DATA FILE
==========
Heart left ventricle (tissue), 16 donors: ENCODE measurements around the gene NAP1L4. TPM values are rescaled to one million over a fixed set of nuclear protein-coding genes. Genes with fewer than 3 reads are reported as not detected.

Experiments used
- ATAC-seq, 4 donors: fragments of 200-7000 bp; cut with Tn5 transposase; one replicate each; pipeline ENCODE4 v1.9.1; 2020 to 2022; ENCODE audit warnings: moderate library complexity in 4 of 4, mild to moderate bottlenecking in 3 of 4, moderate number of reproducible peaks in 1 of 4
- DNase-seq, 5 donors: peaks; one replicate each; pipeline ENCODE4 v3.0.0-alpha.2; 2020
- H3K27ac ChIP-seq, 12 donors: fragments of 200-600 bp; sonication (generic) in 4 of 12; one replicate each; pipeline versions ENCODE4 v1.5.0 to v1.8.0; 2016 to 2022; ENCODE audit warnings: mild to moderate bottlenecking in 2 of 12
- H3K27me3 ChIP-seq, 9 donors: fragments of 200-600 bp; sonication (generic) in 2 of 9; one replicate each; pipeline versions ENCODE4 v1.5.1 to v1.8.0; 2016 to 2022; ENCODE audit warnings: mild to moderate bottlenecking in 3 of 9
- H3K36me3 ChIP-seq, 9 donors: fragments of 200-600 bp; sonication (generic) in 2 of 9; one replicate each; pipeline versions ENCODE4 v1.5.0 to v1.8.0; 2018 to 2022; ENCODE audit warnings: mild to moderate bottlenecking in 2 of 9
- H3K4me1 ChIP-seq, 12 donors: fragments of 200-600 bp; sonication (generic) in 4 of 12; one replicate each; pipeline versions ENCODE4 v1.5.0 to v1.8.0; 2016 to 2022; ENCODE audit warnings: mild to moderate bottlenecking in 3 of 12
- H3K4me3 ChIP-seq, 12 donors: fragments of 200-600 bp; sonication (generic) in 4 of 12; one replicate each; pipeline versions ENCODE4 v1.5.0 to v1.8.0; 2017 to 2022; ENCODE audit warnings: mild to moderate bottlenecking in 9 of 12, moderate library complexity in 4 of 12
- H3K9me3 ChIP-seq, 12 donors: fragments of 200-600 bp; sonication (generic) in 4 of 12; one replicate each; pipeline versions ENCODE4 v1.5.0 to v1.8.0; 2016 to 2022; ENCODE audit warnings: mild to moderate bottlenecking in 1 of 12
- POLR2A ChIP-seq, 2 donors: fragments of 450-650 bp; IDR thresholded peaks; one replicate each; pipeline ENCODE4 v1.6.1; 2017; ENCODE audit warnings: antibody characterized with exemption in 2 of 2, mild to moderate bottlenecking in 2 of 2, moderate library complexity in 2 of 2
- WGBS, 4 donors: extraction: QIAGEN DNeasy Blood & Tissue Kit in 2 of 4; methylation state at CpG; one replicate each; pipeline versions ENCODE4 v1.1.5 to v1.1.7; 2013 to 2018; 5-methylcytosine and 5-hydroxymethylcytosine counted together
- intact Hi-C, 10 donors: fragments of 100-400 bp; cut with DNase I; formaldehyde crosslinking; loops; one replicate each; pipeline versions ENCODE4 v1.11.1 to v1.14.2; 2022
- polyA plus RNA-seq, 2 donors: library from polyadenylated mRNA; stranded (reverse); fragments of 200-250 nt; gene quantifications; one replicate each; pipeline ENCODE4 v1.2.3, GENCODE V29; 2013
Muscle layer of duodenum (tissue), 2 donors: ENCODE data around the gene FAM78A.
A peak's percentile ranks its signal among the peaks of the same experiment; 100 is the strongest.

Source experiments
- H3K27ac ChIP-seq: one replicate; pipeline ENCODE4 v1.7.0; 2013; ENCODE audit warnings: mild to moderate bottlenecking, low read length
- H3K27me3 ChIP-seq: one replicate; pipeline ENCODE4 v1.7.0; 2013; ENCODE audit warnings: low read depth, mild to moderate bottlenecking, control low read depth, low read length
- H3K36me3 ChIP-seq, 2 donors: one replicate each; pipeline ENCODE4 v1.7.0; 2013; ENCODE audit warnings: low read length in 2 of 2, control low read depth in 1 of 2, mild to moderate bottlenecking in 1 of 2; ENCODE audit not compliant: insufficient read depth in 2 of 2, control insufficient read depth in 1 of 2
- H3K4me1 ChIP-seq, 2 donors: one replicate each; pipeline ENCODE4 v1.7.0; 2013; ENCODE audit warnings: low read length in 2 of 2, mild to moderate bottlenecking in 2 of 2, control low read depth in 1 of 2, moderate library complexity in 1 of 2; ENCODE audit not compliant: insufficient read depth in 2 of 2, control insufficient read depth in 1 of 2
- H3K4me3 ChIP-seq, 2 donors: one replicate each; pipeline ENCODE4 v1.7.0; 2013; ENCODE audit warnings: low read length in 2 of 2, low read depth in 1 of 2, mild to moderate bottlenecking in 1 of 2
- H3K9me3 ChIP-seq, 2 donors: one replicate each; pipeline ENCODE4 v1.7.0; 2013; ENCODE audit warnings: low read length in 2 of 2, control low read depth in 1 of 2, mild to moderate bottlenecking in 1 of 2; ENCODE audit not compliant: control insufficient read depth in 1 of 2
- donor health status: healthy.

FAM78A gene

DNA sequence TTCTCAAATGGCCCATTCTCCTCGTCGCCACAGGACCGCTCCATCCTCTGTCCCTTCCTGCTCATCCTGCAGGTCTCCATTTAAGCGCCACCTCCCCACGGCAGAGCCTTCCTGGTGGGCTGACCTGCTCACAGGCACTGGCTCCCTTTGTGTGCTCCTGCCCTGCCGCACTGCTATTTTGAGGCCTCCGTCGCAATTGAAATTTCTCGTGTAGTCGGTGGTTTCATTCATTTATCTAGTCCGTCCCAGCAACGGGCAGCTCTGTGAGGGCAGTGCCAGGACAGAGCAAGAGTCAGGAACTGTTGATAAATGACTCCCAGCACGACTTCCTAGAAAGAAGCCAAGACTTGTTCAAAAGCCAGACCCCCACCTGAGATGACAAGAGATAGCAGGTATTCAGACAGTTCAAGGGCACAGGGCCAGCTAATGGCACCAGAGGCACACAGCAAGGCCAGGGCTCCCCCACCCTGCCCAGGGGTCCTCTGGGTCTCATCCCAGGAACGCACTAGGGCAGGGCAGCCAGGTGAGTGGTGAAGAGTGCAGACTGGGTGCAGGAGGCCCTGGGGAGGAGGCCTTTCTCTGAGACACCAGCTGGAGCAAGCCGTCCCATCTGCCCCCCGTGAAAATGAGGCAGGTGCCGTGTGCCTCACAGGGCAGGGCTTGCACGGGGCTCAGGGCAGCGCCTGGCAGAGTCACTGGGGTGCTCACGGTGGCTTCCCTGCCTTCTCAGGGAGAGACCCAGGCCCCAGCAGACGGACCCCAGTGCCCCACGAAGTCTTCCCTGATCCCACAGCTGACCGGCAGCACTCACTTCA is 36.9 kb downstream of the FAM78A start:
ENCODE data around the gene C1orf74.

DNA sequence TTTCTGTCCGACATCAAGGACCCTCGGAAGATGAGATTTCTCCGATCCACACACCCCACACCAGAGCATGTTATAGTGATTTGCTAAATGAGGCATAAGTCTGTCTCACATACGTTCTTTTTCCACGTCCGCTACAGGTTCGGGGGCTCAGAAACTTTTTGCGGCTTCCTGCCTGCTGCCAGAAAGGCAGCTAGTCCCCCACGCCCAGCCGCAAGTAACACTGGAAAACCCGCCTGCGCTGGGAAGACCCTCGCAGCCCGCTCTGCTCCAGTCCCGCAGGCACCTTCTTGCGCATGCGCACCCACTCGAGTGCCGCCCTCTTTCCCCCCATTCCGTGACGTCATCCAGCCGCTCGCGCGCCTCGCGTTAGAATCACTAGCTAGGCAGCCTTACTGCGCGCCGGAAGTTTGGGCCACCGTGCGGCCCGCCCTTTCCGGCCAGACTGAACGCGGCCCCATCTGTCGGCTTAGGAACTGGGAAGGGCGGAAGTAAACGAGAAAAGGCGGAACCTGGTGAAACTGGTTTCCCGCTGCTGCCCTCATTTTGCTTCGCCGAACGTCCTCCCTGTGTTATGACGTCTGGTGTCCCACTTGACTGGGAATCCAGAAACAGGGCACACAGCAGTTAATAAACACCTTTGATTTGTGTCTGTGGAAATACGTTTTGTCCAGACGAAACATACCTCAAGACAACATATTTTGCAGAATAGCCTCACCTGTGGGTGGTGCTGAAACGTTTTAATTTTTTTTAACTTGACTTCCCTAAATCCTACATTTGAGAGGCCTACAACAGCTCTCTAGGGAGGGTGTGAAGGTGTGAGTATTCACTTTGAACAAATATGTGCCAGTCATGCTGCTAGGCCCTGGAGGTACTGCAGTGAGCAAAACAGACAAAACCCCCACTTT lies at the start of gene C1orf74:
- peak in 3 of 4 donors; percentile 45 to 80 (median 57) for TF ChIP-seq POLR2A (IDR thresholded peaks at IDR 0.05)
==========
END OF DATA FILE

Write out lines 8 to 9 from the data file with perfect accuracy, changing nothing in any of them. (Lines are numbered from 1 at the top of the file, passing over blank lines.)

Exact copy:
- H3K4me1 ChIP-seq, 12 donors: fragments of 200-600 bp; sonication (generic) in 4 of 12; one replicate each; pipeline versions ENCODE4 v1.5.0 to v1.8.0; 2016 to 2022; ENCODE audit warnings: mild to moderate bottlenecking in 3 of 12
- H3K4me3 ChIP-seq, 12 donors: fragments of 200-600 bp; sonication (generic) in 4 of 12; one replicate each; pipeline versions ENCODE4 v1.5.0 to v1.8.0; 2017 to 2022; ENCODE audit warnings: mild to moderate bottlenecking in 9 of 12, moderate library complexity in 4 of 12